The topic of this week's Majlis was the latest summit of the Shanghai Cooperation Organization (SCO) in the Kazakh capital, Astana, on June 9.
For the first time since 2001, new members were admitted to the SCO, with India and Pakistan joining China, Kazakhstan, Kyrgyzstan, Russia, Tajikistan, and Uzbekistan.
Several SCO officials, including host President Nursultan Nazarbaev, called it a "historic" day.
Russian President Vladimir Putin said: "The expansion will undoubtedly help the SCO become a more powerful organization." He added that the addition of new members would also increase the SCO's "political, economic, and humanitarian influence."
But there are different opinions about how powerful the SCO is, or can ever be.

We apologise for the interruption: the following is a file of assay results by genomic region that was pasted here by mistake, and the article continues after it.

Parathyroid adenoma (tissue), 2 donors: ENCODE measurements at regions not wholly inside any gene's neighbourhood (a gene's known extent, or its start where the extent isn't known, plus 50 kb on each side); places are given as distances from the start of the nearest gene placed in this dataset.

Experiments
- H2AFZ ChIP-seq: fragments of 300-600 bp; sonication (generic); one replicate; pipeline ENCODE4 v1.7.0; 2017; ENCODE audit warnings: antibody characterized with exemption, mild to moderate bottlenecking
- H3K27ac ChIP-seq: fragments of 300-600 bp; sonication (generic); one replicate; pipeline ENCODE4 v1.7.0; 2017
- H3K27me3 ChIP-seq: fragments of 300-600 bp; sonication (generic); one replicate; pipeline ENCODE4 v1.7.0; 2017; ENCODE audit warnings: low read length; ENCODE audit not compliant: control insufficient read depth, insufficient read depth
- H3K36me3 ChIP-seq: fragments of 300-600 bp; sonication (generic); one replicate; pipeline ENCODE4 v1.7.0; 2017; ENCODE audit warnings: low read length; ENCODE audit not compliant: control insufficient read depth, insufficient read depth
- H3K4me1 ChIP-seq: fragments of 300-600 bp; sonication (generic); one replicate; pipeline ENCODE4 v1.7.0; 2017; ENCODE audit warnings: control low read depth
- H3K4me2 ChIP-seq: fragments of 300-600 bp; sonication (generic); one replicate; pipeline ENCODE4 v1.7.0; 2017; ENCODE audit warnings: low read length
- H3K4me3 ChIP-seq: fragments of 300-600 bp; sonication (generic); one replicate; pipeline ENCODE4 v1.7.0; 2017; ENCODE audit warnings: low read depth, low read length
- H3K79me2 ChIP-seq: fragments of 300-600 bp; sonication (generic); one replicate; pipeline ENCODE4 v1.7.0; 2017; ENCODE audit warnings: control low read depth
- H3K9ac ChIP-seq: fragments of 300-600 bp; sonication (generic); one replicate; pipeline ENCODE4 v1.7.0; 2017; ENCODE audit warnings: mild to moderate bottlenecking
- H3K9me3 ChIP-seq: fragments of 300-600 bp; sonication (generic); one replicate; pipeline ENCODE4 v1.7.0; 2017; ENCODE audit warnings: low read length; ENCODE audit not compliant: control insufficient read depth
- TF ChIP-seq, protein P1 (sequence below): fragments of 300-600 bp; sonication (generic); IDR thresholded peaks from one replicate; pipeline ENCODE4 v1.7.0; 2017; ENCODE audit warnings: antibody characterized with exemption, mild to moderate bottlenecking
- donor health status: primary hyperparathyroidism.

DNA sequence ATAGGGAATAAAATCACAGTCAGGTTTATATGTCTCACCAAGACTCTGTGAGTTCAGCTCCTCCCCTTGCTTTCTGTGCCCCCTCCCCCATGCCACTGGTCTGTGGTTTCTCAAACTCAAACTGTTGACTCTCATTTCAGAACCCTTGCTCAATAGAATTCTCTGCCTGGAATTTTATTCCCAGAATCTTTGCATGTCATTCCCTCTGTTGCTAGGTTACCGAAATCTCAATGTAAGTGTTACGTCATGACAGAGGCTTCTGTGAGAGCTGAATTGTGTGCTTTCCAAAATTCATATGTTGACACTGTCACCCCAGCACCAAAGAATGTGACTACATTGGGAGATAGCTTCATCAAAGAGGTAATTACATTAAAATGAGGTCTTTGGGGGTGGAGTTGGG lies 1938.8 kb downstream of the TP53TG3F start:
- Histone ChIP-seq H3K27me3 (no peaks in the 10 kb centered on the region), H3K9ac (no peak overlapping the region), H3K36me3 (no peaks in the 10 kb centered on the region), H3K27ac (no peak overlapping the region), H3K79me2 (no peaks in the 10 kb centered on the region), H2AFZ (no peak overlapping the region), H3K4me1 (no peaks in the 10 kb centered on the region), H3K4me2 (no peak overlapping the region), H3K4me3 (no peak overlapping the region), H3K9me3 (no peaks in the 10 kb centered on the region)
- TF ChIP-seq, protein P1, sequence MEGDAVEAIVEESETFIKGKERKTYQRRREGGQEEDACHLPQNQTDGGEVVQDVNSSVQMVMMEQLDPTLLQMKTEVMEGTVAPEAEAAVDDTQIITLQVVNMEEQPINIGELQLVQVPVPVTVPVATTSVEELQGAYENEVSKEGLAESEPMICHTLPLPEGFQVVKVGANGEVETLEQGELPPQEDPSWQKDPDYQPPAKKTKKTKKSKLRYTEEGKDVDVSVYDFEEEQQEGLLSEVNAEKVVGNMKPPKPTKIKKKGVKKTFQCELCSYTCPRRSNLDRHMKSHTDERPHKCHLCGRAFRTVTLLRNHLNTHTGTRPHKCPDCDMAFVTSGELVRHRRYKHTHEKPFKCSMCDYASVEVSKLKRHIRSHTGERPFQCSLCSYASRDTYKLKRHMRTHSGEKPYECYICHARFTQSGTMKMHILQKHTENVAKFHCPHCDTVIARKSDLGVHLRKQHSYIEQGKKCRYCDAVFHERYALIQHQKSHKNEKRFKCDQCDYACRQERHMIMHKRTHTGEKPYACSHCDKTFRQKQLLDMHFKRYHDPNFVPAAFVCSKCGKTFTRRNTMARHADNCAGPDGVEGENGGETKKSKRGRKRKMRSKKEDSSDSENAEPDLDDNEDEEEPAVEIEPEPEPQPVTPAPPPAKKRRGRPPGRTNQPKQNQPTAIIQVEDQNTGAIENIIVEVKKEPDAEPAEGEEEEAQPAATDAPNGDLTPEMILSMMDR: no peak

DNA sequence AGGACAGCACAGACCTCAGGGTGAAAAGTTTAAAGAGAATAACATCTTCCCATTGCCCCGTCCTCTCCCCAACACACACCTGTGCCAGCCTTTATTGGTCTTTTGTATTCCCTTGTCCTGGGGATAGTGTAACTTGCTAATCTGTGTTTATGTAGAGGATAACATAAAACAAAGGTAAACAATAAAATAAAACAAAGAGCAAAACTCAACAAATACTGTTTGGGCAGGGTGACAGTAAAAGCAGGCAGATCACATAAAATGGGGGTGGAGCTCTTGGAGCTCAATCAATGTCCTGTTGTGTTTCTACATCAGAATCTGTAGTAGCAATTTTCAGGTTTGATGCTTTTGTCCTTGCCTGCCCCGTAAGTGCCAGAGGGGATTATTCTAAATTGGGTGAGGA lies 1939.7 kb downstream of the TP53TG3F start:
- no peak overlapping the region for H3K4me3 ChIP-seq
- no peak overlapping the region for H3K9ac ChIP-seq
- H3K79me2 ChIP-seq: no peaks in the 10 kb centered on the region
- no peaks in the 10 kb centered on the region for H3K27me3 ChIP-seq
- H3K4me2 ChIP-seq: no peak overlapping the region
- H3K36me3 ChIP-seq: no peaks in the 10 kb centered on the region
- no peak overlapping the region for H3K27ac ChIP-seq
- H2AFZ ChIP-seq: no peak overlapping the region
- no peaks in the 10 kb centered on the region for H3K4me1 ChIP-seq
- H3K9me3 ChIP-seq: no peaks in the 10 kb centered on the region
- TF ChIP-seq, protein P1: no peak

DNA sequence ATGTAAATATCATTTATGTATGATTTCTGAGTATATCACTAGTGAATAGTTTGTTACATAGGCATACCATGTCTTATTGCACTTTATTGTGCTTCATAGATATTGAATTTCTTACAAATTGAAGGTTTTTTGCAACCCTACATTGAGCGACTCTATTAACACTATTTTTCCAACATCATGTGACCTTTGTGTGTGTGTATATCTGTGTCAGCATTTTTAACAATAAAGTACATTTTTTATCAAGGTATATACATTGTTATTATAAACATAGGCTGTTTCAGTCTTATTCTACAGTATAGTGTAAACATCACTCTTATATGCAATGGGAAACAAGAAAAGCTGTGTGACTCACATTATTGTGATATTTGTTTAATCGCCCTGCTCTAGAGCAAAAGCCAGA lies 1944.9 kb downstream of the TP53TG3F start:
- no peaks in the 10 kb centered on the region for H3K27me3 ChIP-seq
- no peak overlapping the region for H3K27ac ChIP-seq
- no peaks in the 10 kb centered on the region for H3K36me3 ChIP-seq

Muhammad Tahir, RFE/RL's media relations manager, moderated the Majlis panel discussion on the recent SCO summit. Joining the talk from Vietnam was Jacob Zenn, an analyst of Eurasian Affairs for The Jamestown Foundation and also a non-resident research fellow of the Center for Shanghai Cooperation Organization Studies. Alex Melikishvili, a senior analyst of the risk environment in the Caucasus and Central Asia for IHS Markit Country Risk, participated from Washington.
As usual, I also took part in the debate from RFE/RL's headquarters in Prague.
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